Friday, June 01, 2007

Congress post-mortem



Well, after an excruciatingly long day yesterday -- left Saskatoon at 9:30am, on a flight that went Saskatoon-Calgary-Halifax-St. John's, landing finally at home at 11:30pm (and to add insult to injury, the in-flight movie was Norbit) -- I'm back, and even back in my office ... though I'm really not intending to accomplish much today beyond shelving all the books I bought at the Congress book fair, and generally getting myself organized for a solid month of research and writing.

And writing a blog post, of course.

So as you can see from the photos above, U of Saskatchewan campus is in fact absolutely gorgeous. I snapped those two photos on the Sunday ... which as it turns out was the last day of good weather. Monday got cold, and Tuesday and Wednesday positively miserable with rain and gloom. Which I guess made everyone more amenable to sitting inside and listening to academic papers; had the weather been like the photos above all week, I imagine my own session attendance would have been much lower.


Congress 2007 highlights:

(1) Seeing a ton of friends, and seeing a broad range of papers in different disciplines. I decided this year that I would make a point of seeing my friends' presentations, and then pick and choose other sessions depending on my mood (which on one memorable afternoon meant eschewing papers entirely to sit on a patio: see below). Because I have friends in a variety of fields, this meant that in addition to English and Film Studies papers, I also got educated on Aristotle's thought experiments (Sean) and conscientious objectors in WWI Canada (Amy). This, for me, is the best part of these kind of conferences: never having been inclined to hoe a single furrow intellectually, I love learning stuff from other disciplines. This can sometimes be tricky at academic conferences when papers get so caught up in their own disciplinary jargon or preoccupations that they can be hard to follow, but when you get good presenters it can be truly educational.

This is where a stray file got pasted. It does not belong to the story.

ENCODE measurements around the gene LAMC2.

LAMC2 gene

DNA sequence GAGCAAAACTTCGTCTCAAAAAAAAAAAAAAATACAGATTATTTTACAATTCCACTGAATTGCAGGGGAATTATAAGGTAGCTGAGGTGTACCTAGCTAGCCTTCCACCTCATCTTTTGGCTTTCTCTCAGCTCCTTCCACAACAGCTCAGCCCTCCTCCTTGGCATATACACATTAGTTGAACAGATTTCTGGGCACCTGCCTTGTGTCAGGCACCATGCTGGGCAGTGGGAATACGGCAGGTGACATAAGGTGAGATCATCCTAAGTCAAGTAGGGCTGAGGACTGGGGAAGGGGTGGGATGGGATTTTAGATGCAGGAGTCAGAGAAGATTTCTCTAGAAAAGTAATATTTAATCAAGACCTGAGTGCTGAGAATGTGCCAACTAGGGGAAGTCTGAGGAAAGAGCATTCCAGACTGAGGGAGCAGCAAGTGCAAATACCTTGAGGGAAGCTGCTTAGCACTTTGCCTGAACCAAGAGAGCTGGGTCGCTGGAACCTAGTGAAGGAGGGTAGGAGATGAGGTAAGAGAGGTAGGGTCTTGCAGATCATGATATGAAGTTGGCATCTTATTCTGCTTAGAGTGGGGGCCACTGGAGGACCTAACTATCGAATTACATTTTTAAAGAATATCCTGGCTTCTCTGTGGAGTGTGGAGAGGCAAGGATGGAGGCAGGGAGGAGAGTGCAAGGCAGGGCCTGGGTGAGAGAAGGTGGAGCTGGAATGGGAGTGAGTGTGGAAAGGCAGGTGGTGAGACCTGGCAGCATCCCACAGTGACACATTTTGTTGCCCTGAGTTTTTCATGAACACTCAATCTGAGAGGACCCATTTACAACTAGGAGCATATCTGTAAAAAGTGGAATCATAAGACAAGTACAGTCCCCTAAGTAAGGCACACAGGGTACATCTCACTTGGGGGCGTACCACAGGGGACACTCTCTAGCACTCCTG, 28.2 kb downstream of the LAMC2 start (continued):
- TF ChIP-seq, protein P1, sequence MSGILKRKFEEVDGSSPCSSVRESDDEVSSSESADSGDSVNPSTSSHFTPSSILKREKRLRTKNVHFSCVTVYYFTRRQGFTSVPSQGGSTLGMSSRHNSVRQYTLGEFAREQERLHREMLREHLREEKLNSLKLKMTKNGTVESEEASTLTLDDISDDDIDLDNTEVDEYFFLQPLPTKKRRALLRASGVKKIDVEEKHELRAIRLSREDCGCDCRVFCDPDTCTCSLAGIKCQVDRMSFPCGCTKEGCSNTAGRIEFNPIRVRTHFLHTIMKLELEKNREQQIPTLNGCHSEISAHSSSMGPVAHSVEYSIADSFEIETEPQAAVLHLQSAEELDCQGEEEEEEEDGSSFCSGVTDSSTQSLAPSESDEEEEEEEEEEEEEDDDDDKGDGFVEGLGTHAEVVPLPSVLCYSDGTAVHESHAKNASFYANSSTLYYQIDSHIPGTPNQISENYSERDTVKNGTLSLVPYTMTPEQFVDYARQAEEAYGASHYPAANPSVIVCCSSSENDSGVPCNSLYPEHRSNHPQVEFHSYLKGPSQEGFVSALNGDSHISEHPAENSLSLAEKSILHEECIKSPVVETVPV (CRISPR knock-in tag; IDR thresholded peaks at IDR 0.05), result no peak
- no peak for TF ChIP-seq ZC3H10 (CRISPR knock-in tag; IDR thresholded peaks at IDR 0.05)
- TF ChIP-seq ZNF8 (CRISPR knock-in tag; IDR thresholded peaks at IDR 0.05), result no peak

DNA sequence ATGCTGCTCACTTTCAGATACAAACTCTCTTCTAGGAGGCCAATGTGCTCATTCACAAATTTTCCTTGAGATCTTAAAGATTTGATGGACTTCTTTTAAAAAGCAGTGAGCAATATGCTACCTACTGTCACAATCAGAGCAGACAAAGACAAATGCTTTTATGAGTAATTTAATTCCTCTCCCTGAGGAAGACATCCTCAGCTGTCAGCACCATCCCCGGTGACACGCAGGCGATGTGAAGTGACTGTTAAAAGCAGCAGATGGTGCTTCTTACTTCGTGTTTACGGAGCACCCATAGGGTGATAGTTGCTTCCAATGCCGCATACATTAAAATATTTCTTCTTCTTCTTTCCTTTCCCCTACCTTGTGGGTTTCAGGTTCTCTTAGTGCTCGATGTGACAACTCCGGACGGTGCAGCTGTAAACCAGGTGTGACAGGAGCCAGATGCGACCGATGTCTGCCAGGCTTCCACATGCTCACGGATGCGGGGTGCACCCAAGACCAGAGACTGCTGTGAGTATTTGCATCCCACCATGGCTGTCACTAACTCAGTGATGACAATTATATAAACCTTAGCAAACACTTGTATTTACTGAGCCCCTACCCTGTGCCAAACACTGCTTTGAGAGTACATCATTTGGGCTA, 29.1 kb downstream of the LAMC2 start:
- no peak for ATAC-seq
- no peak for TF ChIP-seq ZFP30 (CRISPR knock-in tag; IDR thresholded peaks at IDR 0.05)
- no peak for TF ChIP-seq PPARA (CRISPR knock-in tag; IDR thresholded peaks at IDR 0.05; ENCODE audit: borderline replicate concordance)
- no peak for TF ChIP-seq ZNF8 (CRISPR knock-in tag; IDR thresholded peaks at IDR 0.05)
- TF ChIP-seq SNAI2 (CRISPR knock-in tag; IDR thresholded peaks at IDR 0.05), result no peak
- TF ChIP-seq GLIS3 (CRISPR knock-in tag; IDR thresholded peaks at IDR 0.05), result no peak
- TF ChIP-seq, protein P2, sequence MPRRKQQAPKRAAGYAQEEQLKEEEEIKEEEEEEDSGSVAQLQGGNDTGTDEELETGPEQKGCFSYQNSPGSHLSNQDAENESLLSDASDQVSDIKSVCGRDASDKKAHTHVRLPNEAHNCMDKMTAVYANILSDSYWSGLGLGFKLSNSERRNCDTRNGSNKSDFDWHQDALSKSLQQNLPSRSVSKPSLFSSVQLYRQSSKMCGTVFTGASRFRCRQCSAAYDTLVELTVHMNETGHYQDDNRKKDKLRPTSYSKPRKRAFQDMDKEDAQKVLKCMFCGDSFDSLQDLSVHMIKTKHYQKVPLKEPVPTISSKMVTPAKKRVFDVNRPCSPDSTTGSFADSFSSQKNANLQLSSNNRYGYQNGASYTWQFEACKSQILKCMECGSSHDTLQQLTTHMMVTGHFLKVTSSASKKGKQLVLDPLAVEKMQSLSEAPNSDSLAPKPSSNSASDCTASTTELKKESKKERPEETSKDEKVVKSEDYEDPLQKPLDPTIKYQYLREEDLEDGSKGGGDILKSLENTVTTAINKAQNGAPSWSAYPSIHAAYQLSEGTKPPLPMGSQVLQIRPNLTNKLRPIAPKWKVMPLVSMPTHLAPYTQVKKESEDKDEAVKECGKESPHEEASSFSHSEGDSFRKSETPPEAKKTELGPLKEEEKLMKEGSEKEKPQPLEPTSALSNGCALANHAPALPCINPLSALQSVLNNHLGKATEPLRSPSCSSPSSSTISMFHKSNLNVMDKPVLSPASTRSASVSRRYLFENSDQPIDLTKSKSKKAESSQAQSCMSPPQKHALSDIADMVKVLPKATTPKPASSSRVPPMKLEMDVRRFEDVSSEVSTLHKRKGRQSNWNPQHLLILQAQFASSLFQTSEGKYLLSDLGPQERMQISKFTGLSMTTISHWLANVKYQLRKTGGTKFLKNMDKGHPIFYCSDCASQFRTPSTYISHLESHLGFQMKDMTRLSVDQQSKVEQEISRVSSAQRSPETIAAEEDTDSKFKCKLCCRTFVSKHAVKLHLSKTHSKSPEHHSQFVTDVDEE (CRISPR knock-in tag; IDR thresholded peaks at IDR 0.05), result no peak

(2) Sunday afternoon on the patio at Louis' pub -- I ran into Sean Mulligan (soon to by Dr. Sean as of mid-June when he defends his thesis -- huzzah!) at lunch, and we migrated to a table on the gorgeous and spacious patio depicted below. The day was amazingly bright and sunny, to the point where I developed rather a nice tan. This was at about one o'clock, and I'd had vague plans to attend some papers in the afternoon, but that resolve pretty much evaporated as we went through four pitchers in three hours (I think it was four).


(3) Seeing former students doing well. I mentioned this in my last post so I won't belabour it, but it was extraordinarily gratifying to see students I'd taught at Western holding their own at Canada's largest academic conference in the humanities.

(4) My panel. As mentioned, I was extremely pleased with how my paper went, and our panel of two papers meshed surprisingly well. Did I say surprisingly? I should say "bizarrely," given that the other presenter was speaking about Irish-language television. And yet we managed a useful dialogue between the two topics.